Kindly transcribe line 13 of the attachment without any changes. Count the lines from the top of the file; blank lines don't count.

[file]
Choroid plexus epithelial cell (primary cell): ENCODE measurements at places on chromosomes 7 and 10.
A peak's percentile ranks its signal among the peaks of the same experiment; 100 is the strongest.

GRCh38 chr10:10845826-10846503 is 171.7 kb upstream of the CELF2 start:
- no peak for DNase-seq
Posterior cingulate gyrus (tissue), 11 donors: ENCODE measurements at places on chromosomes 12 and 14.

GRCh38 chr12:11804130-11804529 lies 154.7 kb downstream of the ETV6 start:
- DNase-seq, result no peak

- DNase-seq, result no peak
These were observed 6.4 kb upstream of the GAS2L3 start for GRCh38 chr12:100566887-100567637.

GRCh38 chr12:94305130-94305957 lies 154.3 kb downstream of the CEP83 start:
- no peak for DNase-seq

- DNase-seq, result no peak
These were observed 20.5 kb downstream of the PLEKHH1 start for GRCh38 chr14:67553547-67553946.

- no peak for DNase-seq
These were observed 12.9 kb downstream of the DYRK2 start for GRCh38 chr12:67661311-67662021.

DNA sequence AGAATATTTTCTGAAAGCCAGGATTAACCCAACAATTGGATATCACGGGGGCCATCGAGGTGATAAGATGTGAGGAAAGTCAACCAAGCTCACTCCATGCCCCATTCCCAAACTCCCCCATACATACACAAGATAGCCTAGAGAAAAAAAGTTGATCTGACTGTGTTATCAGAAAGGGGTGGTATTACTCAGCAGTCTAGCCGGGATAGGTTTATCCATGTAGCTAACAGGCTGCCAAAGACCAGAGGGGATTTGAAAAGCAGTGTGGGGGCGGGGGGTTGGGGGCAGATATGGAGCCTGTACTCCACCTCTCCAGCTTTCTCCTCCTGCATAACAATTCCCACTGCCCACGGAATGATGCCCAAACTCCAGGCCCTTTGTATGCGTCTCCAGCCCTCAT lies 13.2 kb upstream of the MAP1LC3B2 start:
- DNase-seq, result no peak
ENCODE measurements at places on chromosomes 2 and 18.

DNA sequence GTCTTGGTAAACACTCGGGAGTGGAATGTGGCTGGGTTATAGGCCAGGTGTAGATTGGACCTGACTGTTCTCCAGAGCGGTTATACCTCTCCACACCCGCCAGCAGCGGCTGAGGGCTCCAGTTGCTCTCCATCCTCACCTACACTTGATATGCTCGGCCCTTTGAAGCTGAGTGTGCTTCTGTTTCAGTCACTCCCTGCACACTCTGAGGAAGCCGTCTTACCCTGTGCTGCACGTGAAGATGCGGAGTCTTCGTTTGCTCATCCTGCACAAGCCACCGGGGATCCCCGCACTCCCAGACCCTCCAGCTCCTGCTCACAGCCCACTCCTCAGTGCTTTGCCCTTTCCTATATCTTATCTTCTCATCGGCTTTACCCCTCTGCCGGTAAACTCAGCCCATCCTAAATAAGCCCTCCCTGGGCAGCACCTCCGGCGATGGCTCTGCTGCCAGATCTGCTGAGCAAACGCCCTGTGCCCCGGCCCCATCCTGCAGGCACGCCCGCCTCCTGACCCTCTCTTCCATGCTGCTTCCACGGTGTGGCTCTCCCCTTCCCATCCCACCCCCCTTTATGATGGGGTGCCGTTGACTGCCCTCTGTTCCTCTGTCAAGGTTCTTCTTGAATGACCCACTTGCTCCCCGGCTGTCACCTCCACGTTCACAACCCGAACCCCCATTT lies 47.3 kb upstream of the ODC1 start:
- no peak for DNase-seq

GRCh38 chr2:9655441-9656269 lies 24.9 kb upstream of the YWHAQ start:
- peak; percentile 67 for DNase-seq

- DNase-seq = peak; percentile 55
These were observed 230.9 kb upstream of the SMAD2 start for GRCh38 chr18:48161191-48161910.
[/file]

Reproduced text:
These were observed 20.5 kb downstream of the PLEKHH1 start for GRCh38 chr14:67553547-67553946.